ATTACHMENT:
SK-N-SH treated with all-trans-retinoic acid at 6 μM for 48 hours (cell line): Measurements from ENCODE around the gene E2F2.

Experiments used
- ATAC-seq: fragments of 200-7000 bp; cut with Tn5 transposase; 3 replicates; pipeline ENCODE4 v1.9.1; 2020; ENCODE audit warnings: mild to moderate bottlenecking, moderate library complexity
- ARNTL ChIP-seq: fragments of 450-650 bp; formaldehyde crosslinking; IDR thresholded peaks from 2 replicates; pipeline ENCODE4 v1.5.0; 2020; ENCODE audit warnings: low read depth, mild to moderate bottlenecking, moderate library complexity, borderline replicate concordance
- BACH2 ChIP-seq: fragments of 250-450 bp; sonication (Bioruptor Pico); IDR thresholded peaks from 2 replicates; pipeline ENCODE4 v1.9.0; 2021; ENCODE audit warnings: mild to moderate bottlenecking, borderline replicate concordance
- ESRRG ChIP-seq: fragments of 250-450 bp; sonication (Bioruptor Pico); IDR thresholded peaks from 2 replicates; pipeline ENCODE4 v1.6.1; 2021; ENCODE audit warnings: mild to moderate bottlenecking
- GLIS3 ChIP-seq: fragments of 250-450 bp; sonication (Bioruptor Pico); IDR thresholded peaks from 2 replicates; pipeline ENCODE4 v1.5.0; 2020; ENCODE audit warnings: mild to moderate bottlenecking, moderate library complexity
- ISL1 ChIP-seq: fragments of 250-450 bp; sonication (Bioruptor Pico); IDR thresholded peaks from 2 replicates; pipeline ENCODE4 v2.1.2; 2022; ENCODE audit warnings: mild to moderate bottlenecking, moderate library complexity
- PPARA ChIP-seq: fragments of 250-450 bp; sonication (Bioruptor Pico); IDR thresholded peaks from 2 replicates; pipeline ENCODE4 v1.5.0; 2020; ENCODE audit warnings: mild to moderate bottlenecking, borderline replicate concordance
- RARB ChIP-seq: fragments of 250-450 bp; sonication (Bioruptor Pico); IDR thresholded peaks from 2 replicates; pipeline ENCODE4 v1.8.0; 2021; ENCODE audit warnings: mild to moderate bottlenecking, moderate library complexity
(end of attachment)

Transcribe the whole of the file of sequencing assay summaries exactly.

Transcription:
SK-N-SH treated with all-trans-retinoic acid at 6 μM for 48 hours (cell line): Measurements from ENCODE around the gene E2F2.

Experiments used
- ATAC-seq: fragments of 200-7000 bp; cut with Tn5 transposase; 3 replicates; pipeline ENCODE4 v1.9.1; 2020; ENCODE audit warnings: mild to moderate bottlenecking, moderate library complexity
- ARNTL ChIP-seq: fragments of 450-650 bp; formaldehyde crosslinking; IDR thresholded peaks from 2 replicates; pipeline ENCODE4 v1.5.0; 2020; ENCODE audit warnings: low read depth, mild to moderate bottlenecking, moderate library complexity, borderline replicate concordance
- BACH2 ChIP-seq: fragments of 250-450 bp; sonication (Bioruptor Pico); IDR thresholded peaks from 2 replicates; pipeline ENCODE4 v1.9.0; 2021; ENCODE audit warnings: mild to moderate bottlenecking, borderline replicate concordance
- ESRRG ChIP-seq: fragments of 250-450 bp; sonication (Bioruptor Pico); IDR thresholded peaks from 2 replicates; pipeline ENCODE4 v1.6.1; 2021; ENCODE audit warnings: mild to moderate bottlenecking
- GLIS3 ChIP-seq: fragments of 250-450 bp; sonication (Bioruptor Pico); IDR thresholded peaks from 2 replicates; pipeline ENCODE4 v1.5.0; 2020; ENCODE audit warnings: mild to moderate bottlenecking, moderate library complexity
- ISL1 ChIP-seq: fragments of 250-450 bp; sonication (Bioruptor Pico); IDR thresholded peaks from 2 replicates; pipeline ENCODE4 v2.1.2; 2022; ENCODE audit warnings: mild to moderate bottlenecking, moderate library complexity
- PPARA ChIP-seq: fragments of 250-450 bp; sonication (Bioruptor Pico); IDR thresholded peaks from 2 replicates; pipeline ENCODE4 v1.5.0; 2020; ENCODE audit warnings: mild to moderate bottlenecking, borderline replicate concordance
- RARB ChIP-seq: fragments of 250-450 bp; sonication (Bioruptor Pico); IDR thresholded peaks from 2 replicates; pipeline ENCODE4 v1.8.0; 2021; ENCODE audit warnings: mild to moderate bottlenecking, moderate library complexity